“Coming together is a beginning; keeping together is progress; working together is success.”
“Respect your fellow human being, treat them fairly, disagree with them honestly, enjoy their friendship, explore your thoughts about one another candidly, work together for a common goal and help one another achieve it. No destructive lies. No ridiculous fears. No debilitating anger.”
The most important things to me are my family, my staff and my patients. This is why I have taken it upon myself to report and educate everyone as to what the true facts are about COVID- 19. In part to educate all of you as to what the true facts are in light of some of the controversial and confusing information that has been reported in media since this pandemic started.
I have gotten ideas for these Newsletters over this past year from questions patients have asked while in the office and questions I had myself regarding this devastating pandemic. The response to the Weekly Newsletter has being resoundingly positive and for that I am grateful.
OFFICE UPDATE: Everyone in our office has received their second dose of Moderna. You need three days to bounce back from the second dose because it does make you feel a little punky but it beats spending time in the hospital. Moderna as well as Pfizer vaccine give you 85% protection after the first dose and 100% protection after the second dose. It is important to receive the second dose within the time frame outlined for Pfizer (21 Days) and Moderna (28 days).
A patient shared this article with me and I thought it was appropriate to share with everyone. I feel it adequately summarizes the basics and what we know at this point in the pandemic. With knowledge there is power. With knowledge there is less paranoia. With knowledge we can overcome this pandemic together.
Understanding the fundamentals of COVID-19 From JOHNS HOPKINS HOSPITAL
* This virus is not a living organism. It is a protein molecule (RNA or DNA) covered by a protective layer of lipid (fat), which, when absorbed by the cells of the ocular (eyes), nasal (nose) or buccal mucosa (mouth), changes its genetic code (mutates) and converts into aggressor and multiplier cells.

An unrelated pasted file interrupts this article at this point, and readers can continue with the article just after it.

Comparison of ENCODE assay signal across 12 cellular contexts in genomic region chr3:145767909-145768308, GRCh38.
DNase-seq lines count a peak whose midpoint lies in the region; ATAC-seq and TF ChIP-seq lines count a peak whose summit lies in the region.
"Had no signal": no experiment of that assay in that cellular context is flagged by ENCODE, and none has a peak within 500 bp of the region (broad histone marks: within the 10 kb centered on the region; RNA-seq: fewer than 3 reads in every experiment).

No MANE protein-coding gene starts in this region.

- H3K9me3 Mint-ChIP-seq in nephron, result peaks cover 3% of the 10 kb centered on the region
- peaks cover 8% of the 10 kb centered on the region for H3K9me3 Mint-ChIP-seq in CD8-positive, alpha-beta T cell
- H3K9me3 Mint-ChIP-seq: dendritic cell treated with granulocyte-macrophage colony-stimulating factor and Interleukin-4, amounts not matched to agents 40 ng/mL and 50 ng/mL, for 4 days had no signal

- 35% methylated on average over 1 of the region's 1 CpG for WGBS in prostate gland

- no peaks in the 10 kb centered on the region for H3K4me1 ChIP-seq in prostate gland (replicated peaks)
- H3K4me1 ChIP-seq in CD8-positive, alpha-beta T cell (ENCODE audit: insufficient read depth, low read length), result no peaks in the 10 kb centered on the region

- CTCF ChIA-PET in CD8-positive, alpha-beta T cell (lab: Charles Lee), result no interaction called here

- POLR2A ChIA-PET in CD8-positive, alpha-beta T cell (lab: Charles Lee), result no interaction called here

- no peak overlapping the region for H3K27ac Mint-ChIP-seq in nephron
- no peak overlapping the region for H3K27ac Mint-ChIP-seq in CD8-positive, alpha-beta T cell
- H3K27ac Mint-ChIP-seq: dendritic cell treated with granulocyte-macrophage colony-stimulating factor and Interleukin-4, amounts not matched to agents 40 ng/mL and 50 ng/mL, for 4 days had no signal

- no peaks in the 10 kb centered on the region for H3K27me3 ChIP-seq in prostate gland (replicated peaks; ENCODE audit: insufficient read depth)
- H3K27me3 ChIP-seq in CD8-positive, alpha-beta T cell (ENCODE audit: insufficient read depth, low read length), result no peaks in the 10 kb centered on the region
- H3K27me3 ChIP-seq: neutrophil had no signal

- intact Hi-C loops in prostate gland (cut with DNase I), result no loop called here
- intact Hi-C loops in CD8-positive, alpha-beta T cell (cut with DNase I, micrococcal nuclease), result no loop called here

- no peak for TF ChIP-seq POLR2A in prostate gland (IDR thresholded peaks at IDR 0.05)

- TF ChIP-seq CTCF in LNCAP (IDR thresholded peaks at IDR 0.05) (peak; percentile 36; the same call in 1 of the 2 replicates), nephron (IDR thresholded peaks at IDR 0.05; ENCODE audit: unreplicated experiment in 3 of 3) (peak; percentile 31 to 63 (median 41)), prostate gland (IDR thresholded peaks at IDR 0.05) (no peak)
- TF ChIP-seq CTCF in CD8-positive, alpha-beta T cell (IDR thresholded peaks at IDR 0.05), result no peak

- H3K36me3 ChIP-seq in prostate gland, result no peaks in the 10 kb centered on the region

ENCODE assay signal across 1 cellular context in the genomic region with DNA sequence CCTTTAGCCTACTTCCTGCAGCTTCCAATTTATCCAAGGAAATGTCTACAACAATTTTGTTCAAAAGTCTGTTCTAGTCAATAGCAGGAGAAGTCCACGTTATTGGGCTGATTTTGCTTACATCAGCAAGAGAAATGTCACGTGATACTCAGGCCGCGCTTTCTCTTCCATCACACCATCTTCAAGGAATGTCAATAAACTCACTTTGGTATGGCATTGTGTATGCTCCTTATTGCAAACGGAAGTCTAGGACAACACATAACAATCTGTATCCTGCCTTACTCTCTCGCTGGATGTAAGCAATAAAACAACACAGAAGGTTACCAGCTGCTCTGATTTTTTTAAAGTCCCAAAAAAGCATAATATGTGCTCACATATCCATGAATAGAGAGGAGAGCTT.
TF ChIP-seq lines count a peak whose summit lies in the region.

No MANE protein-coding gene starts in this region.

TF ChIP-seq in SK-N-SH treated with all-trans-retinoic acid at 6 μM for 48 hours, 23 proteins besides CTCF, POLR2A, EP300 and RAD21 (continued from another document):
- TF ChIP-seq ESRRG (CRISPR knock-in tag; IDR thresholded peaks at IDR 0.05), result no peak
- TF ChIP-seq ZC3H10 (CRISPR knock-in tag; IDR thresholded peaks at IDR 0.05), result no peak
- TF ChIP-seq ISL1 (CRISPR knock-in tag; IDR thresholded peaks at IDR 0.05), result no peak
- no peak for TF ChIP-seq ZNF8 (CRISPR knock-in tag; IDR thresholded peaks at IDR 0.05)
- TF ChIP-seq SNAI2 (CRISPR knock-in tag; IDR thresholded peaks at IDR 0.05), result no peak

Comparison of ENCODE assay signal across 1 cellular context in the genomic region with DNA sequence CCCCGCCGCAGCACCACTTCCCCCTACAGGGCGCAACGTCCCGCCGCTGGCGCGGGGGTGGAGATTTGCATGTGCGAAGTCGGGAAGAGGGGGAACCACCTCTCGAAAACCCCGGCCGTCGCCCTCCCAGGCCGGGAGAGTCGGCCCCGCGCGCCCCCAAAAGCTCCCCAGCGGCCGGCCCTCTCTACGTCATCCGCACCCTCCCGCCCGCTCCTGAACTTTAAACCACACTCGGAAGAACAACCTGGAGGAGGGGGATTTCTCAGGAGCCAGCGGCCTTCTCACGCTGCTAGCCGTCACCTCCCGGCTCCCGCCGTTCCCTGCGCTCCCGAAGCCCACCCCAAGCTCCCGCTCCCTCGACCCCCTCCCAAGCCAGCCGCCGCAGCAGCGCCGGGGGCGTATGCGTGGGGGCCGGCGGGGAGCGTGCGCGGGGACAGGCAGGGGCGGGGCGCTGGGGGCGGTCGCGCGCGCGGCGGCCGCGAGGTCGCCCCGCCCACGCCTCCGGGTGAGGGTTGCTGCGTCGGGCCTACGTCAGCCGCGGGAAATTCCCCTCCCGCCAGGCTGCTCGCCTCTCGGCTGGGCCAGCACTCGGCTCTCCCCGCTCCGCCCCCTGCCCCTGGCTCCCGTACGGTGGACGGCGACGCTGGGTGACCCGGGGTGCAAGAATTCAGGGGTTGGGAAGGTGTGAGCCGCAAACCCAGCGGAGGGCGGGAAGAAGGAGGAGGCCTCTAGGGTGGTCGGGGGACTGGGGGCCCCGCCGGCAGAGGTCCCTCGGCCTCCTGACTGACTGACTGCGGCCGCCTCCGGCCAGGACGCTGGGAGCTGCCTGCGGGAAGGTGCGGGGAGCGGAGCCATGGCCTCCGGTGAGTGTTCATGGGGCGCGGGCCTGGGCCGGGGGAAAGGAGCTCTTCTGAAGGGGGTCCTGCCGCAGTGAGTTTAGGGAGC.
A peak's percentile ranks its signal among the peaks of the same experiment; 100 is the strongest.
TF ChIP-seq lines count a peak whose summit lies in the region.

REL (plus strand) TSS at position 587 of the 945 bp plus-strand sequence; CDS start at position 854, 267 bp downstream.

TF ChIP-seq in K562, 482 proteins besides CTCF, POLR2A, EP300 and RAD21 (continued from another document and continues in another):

* Since the virus is not a living organism but is a protein molecule, it cannot be killed.
It has to decay on its own. The disintegration time depends on the temperature, humidity and type of material where it lies.
* The virus is very fragile; the only thing that protects it is a thin outer layer of fat, and that is the reason why soap or detergent is the best weapon. The foam CUTS THE FAT (that is why you have to scrub for 20 seconds or more to create lots of foam). By dissolving the fat layer, the protein molecule disperses and breaks down.
* HEAT melts fat; this is why it is necessary to use water above 77 degrees for hand washing, laundry and cleaning surfaces. In addition, hot water makes more foam, making it more effective.
* Alcohol or any mixture with alcohol over 65% DISSOLVES ALL FAT, especially the external lipid layer of the virus.
* Any solution with 1 part bleach and 5 parts water directly dissolves the protein, breaking it down from the inside.
* Oxygenated water increases the effectiveness of soap, alcohol, and chlorine because peroxide dissolves the virus protein. However, because you have to use it in its pure form, it can damage your skin.